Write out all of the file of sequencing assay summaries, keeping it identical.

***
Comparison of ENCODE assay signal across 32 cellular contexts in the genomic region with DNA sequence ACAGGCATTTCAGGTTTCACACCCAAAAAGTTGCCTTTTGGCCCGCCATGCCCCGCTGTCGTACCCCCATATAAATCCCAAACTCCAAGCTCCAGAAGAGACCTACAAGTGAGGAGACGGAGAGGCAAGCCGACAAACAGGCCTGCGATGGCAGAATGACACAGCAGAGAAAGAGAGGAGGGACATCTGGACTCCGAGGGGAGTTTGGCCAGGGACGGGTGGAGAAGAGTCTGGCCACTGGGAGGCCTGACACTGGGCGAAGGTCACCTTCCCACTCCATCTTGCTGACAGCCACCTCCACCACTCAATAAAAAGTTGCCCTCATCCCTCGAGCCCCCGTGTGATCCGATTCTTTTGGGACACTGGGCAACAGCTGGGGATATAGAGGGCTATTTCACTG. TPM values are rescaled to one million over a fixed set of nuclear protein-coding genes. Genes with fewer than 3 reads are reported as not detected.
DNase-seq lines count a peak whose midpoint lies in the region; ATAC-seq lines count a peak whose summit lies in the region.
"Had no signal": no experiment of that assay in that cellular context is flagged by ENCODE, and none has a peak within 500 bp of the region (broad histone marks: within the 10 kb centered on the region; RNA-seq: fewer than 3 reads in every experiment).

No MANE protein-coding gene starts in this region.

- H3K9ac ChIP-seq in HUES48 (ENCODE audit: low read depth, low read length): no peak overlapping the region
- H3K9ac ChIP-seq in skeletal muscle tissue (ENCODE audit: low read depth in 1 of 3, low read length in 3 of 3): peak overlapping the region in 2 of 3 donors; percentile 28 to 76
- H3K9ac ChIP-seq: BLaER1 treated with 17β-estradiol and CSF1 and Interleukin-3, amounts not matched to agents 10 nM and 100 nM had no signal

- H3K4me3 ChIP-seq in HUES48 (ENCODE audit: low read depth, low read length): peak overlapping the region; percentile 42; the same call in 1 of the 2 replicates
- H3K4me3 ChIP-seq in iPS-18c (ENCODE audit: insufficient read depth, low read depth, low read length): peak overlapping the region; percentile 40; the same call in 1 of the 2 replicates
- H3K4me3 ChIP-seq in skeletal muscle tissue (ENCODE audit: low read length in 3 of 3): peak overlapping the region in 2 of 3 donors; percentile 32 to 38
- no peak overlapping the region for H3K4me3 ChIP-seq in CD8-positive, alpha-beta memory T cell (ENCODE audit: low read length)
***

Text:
Comparison of ENCODE assay signal across 32 cellular contexts in the genomic region with DNA sequence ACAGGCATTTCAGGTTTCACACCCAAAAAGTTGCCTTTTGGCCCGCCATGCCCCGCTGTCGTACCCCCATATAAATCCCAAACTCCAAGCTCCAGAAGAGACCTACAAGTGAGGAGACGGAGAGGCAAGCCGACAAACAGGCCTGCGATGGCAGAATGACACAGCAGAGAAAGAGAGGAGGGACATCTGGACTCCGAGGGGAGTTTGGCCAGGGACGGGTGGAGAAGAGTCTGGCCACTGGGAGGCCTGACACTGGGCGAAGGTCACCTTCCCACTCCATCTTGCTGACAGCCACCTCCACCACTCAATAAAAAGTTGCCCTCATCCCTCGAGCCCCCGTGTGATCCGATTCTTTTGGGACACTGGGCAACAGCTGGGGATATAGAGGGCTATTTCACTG. TPM values are rescaled to one million over a fixed set of nuclear protein-coding genes. Genes with fewer than 3 reads are reported as not detected.
DNase-seq lines count a peak whose midpoint lies in the region; ATAC-seq lines count a peak whose summit lies in the region.
"Had no signal": no experiment of that assay in that cellular context is flagged by ENCODE, and none has a peak within 500 bp of the region (broad histone marks: within the 10 kb centered on the region; RNA-seq: fewer than 3 reads in every experiment).

No MANE protein-coding gene starts in this region.

- H3K9ac ChIP-seq in HUES48 (ENCODE audit: low read depth, low read length): no peak overlapping the region
- H3K9ac ChIP-seq in skeletal muscle tissue (ENCODE audit: low read depth in 1 of 3, low read length in 3 of 3): peak overlapping the region in 2 of 3 donors; percentile 28 to 76
- H3K9ac ChIP-seq: BLaER1 treated with 17β-estradiol and CSF1 and Interleukin-3, amounts not matched to agents 10 nM and 100 nM had no signal

- H3K4me3 ChIP-seq in HUES48 (ENCODE audit: low read depth, low read length): peak overlapping the region; percentile 42; the same call in 1 of the 2 replicates
- H3K4me3 ChIP-seq in iPS-18c (ENCODE audit: insufficient read depth, low read depth, low read length): peak overlapping the region; percentile 40; the same call in 1 of the 2 replicates
- H3K4me3 ChIP-seq in skeletal muscle tissue (ENCODE audit: low read length in 3 of 3): peak overlapping the region in 2 of 3 donors; percentile 32 to 38
- no peak overlapping the region for H3K4me3 ChIP-seq in CD8-positive, alpha-beta memory T cell (ENCODE audit: low read length)